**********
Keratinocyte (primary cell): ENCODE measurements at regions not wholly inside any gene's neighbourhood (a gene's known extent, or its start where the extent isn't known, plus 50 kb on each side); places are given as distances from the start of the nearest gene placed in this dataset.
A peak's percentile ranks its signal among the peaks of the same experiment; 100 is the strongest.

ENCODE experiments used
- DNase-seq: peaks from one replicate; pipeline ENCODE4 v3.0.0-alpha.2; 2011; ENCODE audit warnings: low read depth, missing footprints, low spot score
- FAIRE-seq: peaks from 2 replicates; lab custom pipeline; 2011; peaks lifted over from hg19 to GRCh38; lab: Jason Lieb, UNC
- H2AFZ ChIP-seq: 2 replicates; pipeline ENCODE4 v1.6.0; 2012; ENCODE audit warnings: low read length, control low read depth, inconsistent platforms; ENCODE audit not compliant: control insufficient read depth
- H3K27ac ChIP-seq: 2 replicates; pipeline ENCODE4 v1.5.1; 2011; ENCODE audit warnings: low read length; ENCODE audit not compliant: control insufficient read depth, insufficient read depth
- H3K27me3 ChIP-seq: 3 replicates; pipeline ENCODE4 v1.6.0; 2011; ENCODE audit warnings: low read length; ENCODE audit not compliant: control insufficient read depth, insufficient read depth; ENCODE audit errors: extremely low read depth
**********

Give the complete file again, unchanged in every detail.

Keratinocyte (primary cell): ENCODE measurements at regions not wholly inside any gene's neighbourhood (a gene's known extent, or its start where the extent isn't known, plus 50 kb on each side); places are given as distances from the start of the nearest gene placed in this dataset.
A peak's percentile ranks its signal among the peaks of the same experiment; 100 is the strongest.

ENCODE experiments used
- DNase-seq: peaks from one replicate; pipeline ENCODE4 v3.0.0-alpha.2; 2011; ENCODE audit warnings: low read depth, missing footprints, low spot score
- FAIRE-seq: peaks from 2 replicates; lab custom pipeline; 2011; peaks lifted over from hg19 to GRCh38; lab: Jason Lieb, UNC
- H2AFZ ChIP-seq: 2 replicates; pipeline ENCODE4 v1.6.0; 2012; ENCODE audit warnings: low read length, control low read depth, inconsistent platforms; ENCODE audit not compliant: control insufficient read depth
- H3K27ac ChIP-seq: 2 replicates; pipeline ENCODE4 v1.5.1; 2011; ENCODE audit warnings: low read length; ENCODE audit not compliant: control insufficient read depth, insufficient read depth
- H3K27me3 ChIP-seq: 3 replicates; pipeline ENCODE4 v1.6.0; 2011; ENCODE audit warnings: low read length; ENCODE audit not compliant: control insufficient read depth, insufficient read depth; ENCODE audit errors: extremely low read depth